(Bloomberg) -- When things were going well for Randee Paston inside Cantor Fitzgerald, the bond saleswoman was dealing with major clients, making millions of dollars for the firm and helping to spearhead a women’s network inside the Wall Street brokerage. That changed when a group of men joined her Manhattan office from a Swiss bank in late 2017, she said, chasing her clients and essentially pushing her out last year.
Since then, in a battle that started in court and was kicked into secretive arbitration, Paston accused former colleagues of looking at videos of naked women at work, joking about sex and prostitutes and breaking trading rules.
Her allegations echo a lawsuit brought by Lee Stowell, a single mother of six who was also a managing director at Cantor Fitzgerald. She accused the brokerage last year of harassment and retaliation, allegations that it denies. A company spokesman declined to comment on the latest case.
“I definitely was bullied,” Paston said in an interview. “I don’t think anybody should be treated how I was treated.”
Wall Street has few women in seats of power, and fewer windows into what it looks like when things go wrong for them. Two years into the #MeToo movement, some bankers like to say that practically no influential men in the industry have lost their jobs because it swept away ugly habits ages ago. Yet recent lawsuits -- from people including women, a new dad and a gay Muslim -- tell a different story.
The brokerage didn’t actually force Paston out, according to people familiar with the thinking of executives there, because it made offers for her to stay with either a different pay structure or new clients. Those executives don’t see the similarities between the two women’s complaints as a sign that there’s a pattern of bad behavior in the firm, but instead suspect Paston was mimicking Stowell’s allegations. She said she didn’t copy anybody.
‘Hear My Story’
A jury will probably never hear Paston’s case. After she sued Cantor for discrimination and retaliation, the firm told a New York court that it should stop the proceedings because she signed a promise years ago to take any complaints into the private system of arbitration. While tech giants have agreed under pressure to stop forcing workers to arbitrate their fights with bosses, it’s still common on Wall Street. A judge agreed with Cantor this year, which means Paston is going to confront the firm behind closed doors.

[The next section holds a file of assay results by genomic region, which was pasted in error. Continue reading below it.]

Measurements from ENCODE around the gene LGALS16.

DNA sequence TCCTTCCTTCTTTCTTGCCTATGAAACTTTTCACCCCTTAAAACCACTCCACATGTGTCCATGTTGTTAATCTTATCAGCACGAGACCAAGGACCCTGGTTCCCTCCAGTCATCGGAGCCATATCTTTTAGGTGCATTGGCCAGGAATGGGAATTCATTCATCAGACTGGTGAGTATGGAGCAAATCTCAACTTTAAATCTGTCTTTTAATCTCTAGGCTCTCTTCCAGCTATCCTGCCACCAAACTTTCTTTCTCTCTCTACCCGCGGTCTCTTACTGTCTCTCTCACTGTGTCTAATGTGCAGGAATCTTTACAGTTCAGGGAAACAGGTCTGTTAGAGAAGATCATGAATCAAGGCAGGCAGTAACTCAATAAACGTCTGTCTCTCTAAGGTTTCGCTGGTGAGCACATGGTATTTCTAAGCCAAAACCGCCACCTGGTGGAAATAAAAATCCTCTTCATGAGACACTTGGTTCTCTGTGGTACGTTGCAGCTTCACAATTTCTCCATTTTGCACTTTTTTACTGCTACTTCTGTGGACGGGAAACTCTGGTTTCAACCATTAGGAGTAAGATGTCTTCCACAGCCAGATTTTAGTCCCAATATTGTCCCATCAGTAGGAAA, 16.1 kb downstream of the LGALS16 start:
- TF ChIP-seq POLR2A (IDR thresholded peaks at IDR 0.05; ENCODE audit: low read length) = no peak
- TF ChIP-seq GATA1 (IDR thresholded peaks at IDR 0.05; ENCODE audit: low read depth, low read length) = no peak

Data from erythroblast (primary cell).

“I still get my day -- even though it’s not the venue I want, it’s still a venue,” she said. “I want somebody to hear my story.”
By the time Paston arrived at Cantor Fitzgerald from UBS Group AG in 2009, she had spent about two decades on Wall Street. “Randee’s success was in spite of an environment back then where women often were forced into lesser roles and were the minority of the workforce,” said Michael Barnes, who oversaw different trading strategies at the Swiss bank when she worked there. He admired her tenacity. “As a woman in her senior role trying to prove her worth, you have to have thick skin.”
At Cantor Fitzgerald, Paston said colleagues joked about the body of a woman they worked with when she was within earshot. And Paston said at one point she saw two bosses watching the version of Robin Thicke’s “Blurred Lines” video with topless models. Executives have denied that it ever happened, according to the people familiar with their positions.
One trader eyed their boss’s underage daughter, Paston said, and bragged about sleeping with the most women in a week. That colleague, Chris Obara, later joined Bloomberg LP, owner of Bloomberg News. He declined to comment.
“These guys are acting like children,” she recalled telling a top Cantor executive. “This is not acceptable.”
Near the end of 2017, a trader named Mike Collins arrived from Credit Suisse Group AG, followed by three colleagues. They started calling her clients and keeping details from her, she said, ignoring her or rolling their eyes when she asked what was going on. In her arbitration filing, she accused Collins of front-running by buying bonds for his own book that he knew her clients wanted. The firm investigated those claims and executives found no corroboration, according to the people familiar with their thinking. They said Paston didn’t focus on gender when she initially complained she was being marginalized.
$1 Million Offer
Cantor eventually offered her $1 million to leave, according to her lawsuit, with half delivered in a month and the rest in a year. But when the firm laid off certain men, she said, it let them take home bigger sums with less delay. So she sued last May, and 10 months later a New York court sent her case into arbitration.
Cantor has clashed with other women. In December, the firm sued billionaire boss Howard Lutnick’s former assistant, Taylor Shaw, alleging that her lawyer had threatened to release emails and texts from him that “would not be pretty.” They settled in January, when she promised not to use any confidential information about him, though it’s not clear what it was. Two months later, arbitrators awarded more than $475,000 to Jennifer Goldstein, a former broker at Cantor affiliate BGC Partners, for allowing a hostile work environment and retaliation. She also had claimed gender discrimination -- like the two former bond saleswomen.
The week that Paston’s New York case was sent to arbitration, the other former managing director, Stowell, got good news: A judge in New Jersey sided with her, saying she could stay in court to fight her case because the arbitration agreement she apparently signed years ago wasn’t clear enough. Cantor is appealing.
“I’m rooting for her,” Paston said. “I can’t imagine a woman would want to go through all of this unless they really want to be vindicated, and somebody did something wrong.” Both have been looking for full-time jobs.
--With assistance from Katia Porzecanski.
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